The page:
Rudbeckia sp.

0

Ageratum

Ageratum sp.

0

Evening primrose

Oenothera lamarkiana

0

Gaillardia

Gaillardia sp.

0

Very Lightly Infested, with One or Few Scattered Galls

Michaelmas daisy

Aster tradescanti

1

Lupine

Lupine sp.

1

Calliopsis

Coreopsis tinctoris

4

Four-O’clock

Mirabilis jalapa

4

Cosmos

Cosmos bipinnatus

4

Zinnia, small

Zinnia elegans

5

Zinnia, giant

Zinnia elegans

11

Sweet alyssum

Lobularia maritima

7

Torenia, blue

Torenia fournieri

17

Torenia, white

Torenia sp.

17

Thunbergia

Thunbergia sp.

22

Blue sage

Salvia farinacea

10

Scarlet sage

Salvia splendens

20

Arctotis

Arctotis stoechadifolia

14

Phlox, big drummond

Phlox drummondi

19

Phlox, dwarf

Phlox nana compacta

31

Phlox, starred

Phlox drummondi stellaris

26

Statice

Limonium sinatum

18

Globe amaranth

Gomphrena globosa

25

Gerbera daisy

Gerbera jamesoni

24

Vinca, periwinkle

Vinca rosea

30

Stock

Matthoila sp.

31

Leptosyne

Coreopsis sp.

29

Lightly Infested, with a Number of Small Galls

Godetia

Godetia sp.

36

China aster

Callistephus chinensis

38

Pentstemon

Pentstemon sp.

38

Dianthus

Dianthus sp.

45

Portulaca

Portulaca sp.

40

Verbena

Verbena sp.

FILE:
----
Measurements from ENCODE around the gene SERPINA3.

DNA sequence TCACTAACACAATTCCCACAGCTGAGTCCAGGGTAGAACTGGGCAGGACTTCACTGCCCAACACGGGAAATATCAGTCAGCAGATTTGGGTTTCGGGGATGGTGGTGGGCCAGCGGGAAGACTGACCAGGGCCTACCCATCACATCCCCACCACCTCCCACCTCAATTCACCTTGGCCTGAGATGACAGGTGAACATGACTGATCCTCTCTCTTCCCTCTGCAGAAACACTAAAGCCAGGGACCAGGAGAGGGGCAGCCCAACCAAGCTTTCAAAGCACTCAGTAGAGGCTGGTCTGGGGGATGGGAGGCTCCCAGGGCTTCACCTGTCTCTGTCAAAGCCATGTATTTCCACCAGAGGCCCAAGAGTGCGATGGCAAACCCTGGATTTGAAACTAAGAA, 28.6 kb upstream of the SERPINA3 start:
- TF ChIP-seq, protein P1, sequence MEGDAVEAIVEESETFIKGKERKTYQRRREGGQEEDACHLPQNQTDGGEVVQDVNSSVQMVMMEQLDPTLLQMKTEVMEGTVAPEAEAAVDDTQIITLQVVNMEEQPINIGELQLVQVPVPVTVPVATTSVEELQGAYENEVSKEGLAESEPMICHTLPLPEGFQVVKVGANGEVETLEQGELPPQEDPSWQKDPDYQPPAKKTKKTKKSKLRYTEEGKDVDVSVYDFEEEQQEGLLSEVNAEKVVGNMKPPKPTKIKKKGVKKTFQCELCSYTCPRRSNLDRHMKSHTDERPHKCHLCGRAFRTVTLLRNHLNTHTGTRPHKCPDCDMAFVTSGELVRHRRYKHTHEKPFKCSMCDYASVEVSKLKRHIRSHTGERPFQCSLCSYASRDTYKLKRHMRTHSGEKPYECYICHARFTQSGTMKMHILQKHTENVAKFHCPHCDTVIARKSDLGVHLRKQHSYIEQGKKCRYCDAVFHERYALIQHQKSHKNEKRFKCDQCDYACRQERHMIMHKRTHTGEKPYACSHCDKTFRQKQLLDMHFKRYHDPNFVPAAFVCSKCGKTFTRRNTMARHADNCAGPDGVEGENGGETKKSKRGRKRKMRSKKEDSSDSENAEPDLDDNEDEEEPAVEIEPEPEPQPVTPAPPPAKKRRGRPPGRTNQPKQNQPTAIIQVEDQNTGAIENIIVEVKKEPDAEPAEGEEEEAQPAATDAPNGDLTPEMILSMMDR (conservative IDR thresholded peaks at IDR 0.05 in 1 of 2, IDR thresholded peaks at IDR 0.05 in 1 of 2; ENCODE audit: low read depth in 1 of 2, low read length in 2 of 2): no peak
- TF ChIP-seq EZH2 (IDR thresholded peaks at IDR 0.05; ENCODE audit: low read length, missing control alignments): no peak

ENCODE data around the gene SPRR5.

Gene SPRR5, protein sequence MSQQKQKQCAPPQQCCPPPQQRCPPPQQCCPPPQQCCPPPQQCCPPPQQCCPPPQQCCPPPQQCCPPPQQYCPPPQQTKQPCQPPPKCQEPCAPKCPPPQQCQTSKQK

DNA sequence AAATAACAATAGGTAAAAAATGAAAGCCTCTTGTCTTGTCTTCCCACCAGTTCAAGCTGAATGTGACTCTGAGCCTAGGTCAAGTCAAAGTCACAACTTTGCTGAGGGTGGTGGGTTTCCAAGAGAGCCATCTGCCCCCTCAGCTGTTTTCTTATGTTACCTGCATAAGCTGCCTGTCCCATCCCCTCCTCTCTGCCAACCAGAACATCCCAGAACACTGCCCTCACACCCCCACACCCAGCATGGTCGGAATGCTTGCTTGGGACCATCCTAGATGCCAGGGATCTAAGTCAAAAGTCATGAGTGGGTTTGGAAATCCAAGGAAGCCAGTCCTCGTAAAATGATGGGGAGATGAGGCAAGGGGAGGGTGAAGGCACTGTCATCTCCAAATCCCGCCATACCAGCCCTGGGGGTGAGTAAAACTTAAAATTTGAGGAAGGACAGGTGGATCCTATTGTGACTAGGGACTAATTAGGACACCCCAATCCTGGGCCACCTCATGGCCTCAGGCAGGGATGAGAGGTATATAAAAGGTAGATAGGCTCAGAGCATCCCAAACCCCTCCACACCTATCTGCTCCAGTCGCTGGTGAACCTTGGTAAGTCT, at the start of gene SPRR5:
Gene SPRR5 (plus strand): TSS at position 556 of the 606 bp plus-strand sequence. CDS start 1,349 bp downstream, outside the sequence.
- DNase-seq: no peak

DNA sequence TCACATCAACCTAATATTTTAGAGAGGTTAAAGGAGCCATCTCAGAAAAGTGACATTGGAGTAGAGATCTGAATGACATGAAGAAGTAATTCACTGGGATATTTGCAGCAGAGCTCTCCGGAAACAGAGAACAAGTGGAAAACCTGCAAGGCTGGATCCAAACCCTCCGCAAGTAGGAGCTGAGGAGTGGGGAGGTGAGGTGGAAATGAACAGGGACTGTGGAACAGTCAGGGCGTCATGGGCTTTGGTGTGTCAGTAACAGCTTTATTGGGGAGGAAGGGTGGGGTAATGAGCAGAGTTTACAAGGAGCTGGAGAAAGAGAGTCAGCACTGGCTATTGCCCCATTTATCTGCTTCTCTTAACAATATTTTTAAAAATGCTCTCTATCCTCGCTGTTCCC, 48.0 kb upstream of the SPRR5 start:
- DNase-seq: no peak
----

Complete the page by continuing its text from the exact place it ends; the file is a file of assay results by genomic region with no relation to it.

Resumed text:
27

Lantern groundcherry

Physalis francheti

40

Perennial sweet pea

Lathyrus latifolius

42

Liatris

Liatris spicata

44

Clarkia

Clarkia sp.

23

Shasta daisy

Chrysanthemum maximum

48

Candytuft

Iberis umbellata

46

Mignonette

Reseda odorata

50

Cypress vine

Quamoclit pennata

50

Artemisia

Artemisia sacrorum viride

50

Petunia

Petunia hybrida

52

Moderately Infested, with Galls More Numerous or Larger

Acroclinium

Helipterum roseum

55

Linaria

Linaria sp.

56

Poppy

Papaver sp.

56

Moonflower

Calonyction sp.

58

Perennial chrysanthemum

Chrysanthemum sp.

59

Nicotiana

Nicotiana alata

59

Hunnemannia

Hunnemannia fumariaefolia

60

Annual chrysanthemum

Chrysanthemum coronarium

65

Dimorphotheca

Dimorphotheca aurantiaca

66

English daisy

Bellis perennis

67

Scarlet climber or cardinal climber

Quamoclit sloteri

71

California poppy

Eschscholtzia californica

71

Heavily Infested:  A Large Percentage of Roots with Large Galls

Coleus

Coleus sp.

71

Columbine

Aquilegia sp.

74

Sunflower

Helianthus annuus

73

Chinese forget-me-not

Cynoglossum sp.

73

Baby’s breath

Gypsophila sp.

77

Gilia

Gilia sp.

77

Matricaria

Matricaria sp.

80

Nasturtium

Tropaeolum sp.

85

Snapdragon

Antirrhinum majus

84

Hollyhock

Althea rosea

82

Salpiglossis

Salpiglossis sinuata

84

Pansy

Viola tricolor

87

Centaurea

Centaurea cyanus

90

Very Heavily Infested:  Practically All Roots with Many Large Galls

Butterfly flower

Schizanthus sp.

87

Morning-glory

Ipomoea sp.

91

Larkspur

Delphinium sp.

90

Lobella

Lobella erinus

94

Helichrysum

Helichrysum sp.

96

Amaranthus

Amaranthus sp.

93

Calendula

Calendula officinalis

93

Calendula, radio

Calendula officinalis

87

Balsam (Impatiens)

Impatiens balsamina

100

Blue lace flower (Didiscus)

Trachymene caerulea

73

Annual sweet pea

Lathyrus odoratus

96

Celosia

Celosia argentea

99

Dolichos

Dolichos sp.

100

Gourd

Cucurbita sp.

100

(Goff, C. C.  1936.  Relative Susceptibility of some annual ornamentals to root knot.  Univ. of Florida Agr. Expt. Stn. Bull. 291).


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Revised October, 2000